The ALJ applied the first step of the analysis and determined that McKeithen had not engaged in substantial gainful activity since November 1, 2010. At the second step, the ALJ concluded from the medical evidence that McKeithen had the following severe impairments: Asperger's Syndrome, ADHD, anxiety disorder, and depressive disorder. At the third step, the ALJ found that McKeithen did not have an impairment or combination of impairments listed in 20 C.F.R. Pt. 404, Subpt. P, App. 1. At the fourth step, the ALJ determined McKeithen's RFC as follows:

[McKeithen] has the residual functional capacity to perform a full range of work at all exertional levels but with the following nonexertional limitations: he should have limited interaction with others, and is functionally limited to only occasional interaction with the general public, co-workers, and supervisors. He is limited to no large groups of people but can be around a few people at a time. He can do more than unskilled work, but is limited to work that has a routine structure and is predictable work. He can perform more than one to two-step job tasks, but the performance of this work needs to be where the routines are known, with a consistent structure, and predictable interactions. He cannot work at a production rate pace.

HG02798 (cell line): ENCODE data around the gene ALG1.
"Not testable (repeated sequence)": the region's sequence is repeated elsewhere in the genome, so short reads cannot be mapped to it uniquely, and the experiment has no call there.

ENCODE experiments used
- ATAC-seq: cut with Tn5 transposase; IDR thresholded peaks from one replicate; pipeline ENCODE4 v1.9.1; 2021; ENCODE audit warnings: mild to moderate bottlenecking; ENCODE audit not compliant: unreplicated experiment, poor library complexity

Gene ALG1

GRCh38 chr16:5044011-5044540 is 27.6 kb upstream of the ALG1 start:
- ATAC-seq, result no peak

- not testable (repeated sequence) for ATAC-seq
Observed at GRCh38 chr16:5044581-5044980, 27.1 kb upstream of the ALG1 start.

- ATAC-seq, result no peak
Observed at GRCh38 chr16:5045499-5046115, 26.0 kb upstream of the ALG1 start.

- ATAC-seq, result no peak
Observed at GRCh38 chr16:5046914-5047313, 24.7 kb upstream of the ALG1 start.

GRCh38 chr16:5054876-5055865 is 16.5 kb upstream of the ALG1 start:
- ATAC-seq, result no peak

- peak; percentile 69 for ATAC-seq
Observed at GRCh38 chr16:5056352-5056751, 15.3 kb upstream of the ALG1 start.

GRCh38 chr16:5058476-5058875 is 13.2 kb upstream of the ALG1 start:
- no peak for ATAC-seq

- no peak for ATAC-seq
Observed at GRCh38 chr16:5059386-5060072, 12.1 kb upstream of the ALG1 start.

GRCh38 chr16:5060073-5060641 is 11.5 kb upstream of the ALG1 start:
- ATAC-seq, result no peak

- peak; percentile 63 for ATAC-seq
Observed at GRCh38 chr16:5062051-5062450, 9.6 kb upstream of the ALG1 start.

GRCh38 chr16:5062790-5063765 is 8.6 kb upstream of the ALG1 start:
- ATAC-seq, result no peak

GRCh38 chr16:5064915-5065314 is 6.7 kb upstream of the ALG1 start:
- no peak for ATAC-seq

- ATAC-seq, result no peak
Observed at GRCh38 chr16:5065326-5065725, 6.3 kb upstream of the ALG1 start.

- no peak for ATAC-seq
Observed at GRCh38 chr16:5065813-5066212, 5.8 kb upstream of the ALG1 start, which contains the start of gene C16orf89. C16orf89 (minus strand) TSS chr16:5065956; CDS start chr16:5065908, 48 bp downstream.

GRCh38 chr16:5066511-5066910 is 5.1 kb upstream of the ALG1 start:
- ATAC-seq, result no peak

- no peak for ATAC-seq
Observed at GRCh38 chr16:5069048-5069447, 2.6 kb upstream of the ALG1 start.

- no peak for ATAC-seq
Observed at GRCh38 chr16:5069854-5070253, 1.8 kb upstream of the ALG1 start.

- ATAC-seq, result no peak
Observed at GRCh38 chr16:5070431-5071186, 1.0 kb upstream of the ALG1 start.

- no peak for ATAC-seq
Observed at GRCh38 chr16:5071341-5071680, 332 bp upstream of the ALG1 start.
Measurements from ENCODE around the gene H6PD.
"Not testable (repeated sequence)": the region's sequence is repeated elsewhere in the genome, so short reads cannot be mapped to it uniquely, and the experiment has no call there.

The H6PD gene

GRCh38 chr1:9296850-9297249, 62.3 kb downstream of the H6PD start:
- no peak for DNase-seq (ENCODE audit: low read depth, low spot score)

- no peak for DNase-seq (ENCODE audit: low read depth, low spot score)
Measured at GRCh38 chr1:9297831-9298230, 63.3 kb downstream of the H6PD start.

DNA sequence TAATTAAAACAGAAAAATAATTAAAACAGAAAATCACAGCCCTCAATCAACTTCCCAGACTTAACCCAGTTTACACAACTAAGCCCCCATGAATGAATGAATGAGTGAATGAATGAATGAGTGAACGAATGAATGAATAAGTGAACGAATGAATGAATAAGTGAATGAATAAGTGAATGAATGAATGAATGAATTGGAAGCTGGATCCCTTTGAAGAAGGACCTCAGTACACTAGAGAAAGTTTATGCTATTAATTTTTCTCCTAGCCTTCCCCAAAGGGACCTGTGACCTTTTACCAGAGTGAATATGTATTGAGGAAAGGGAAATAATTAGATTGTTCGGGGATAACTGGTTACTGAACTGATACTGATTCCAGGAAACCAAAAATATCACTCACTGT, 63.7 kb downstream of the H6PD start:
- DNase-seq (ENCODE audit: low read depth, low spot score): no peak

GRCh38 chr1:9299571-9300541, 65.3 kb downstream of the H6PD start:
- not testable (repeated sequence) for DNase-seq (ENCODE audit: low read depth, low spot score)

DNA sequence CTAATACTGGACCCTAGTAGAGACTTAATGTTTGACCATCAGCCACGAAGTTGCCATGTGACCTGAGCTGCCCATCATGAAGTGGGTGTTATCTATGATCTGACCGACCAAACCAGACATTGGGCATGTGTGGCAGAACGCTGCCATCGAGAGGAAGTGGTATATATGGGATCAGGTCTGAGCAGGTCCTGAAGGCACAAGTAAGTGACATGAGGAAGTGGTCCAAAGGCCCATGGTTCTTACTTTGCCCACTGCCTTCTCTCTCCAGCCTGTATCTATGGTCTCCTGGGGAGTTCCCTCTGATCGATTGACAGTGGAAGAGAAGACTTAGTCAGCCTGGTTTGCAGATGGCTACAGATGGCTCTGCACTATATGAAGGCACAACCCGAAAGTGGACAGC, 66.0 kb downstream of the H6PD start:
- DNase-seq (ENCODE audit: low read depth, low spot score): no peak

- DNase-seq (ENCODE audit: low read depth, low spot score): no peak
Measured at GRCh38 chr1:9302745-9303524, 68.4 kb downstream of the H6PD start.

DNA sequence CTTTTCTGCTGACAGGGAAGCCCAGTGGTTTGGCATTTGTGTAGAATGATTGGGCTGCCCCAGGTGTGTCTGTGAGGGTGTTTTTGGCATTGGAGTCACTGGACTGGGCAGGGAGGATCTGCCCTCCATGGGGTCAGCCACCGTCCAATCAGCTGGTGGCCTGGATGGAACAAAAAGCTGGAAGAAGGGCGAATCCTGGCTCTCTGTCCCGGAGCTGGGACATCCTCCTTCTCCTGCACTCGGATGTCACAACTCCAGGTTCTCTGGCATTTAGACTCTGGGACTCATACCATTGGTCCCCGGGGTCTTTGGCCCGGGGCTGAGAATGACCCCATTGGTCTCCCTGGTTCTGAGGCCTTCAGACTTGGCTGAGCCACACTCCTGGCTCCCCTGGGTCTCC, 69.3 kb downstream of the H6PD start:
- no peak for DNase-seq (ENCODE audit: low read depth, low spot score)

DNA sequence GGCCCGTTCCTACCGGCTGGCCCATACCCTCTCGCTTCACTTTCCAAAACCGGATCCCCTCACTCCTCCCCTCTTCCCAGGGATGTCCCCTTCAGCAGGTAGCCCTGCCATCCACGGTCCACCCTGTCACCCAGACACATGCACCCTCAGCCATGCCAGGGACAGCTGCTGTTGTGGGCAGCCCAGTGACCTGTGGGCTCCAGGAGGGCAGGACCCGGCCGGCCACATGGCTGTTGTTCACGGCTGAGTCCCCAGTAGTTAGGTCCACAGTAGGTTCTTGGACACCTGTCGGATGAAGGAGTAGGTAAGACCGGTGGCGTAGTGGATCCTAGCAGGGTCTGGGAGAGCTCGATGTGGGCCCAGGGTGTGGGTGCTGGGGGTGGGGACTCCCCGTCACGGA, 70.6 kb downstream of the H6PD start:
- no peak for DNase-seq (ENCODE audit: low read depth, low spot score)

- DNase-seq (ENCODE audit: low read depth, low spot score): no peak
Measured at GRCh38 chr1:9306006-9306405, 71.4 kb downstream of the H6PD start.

(Administrative Record at 15.) Also at the fourth step, the ALJ determined that McKeithen was capable of performing his past work as an auto detailer, kitchen helper, and laborer. In the alternative, at the fifth step, the ALJ also determined that based on his age, education, previous work experience, and RFC, McKeithen could work at jobs that exist in significant numbers in the national economy. Therefore, the ALJ concluded that McKeithen was not disabled.

B. Objections Raised By Claimant

McKeithen argues that the ALJ's ultimate RFC assessment is flawed because while she gave considerable weight to the opinions of Dr. Krumvieda and Dr. Harper, both consultative examining doctors, the ALJ failed to include all of their opinions regarding McKeithen's limitations in her RFC assessment for McKeithen. McKeithen also argues that the ALJ's RFC assessment is flawed because she failed to properly consider his need for educational and vocational support, as evidenced by his having 26 jobs in 7 years. Thus, McKeithen asserts that the ALJ's RFC assessment is not supported by substantial evidence. McKeithen concludes that this matter should be remanded for a new RFC determination based on a fully and fairly developed record, including further consideration of Dr. Krumvieda's and Dr. Harper's opinions.